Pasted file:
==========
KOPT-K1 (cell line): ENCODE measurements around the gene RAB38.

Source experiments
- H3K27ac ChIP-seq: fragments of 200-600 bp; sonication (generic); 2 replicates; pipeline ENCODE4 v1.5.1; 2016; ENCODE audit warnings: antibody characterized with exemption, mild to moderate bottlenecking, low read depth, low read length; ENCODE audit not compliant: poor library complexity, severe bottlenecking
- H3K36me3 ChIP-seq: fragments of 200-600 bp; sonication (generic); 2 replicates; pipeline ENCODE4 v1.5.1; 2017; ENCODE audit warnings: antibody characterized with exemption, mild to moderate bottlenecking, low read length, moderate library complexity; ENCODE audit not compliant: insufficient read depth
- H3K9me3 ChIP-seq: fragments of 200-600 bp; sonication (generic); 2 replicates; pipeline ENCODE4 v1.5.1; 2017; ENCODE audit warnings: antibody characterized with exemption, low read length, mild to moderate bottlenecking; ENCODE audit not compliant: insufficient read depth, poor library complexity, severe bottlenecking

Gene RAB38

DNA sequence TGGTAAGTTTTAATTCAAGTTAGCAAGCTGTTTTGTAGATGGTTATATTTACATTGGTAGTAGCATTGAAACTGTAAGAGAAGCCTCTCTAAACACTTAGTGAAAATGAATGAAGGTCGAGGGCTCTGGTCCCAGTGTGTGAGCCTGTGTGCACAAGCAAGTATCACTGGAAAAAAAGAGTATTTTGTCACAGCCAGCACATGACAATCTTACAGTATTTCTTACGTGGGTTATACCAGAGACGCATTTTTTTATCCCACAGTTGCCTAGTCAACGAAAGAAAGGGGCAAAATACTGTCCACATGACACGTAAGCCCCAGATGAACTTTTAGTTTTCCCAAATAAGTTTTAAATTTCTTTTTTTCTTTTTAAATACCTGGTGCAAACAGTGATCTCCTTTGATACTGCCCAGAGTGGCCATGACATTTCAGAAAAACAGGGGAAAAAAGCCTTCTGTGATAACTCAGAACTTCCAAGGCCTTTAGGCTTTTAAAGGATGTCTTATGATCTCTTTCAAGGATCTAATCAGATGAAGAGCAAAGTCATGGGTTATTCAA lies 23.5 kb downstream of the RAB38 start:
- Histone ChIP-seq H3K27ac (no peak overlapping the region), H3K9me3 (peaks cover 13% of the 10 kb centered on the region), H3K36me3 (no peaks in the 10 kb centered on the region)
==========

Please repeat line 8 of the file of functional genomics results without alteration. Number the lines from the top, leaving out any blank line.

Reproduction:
- Histone ChIP-seq H3K27ac (no peak overlapping the region), H3K9me3 (peaks cover 13% of the 10 kb centered on the region), H3K36me3 (no peaks in the 10 kb centered on the region)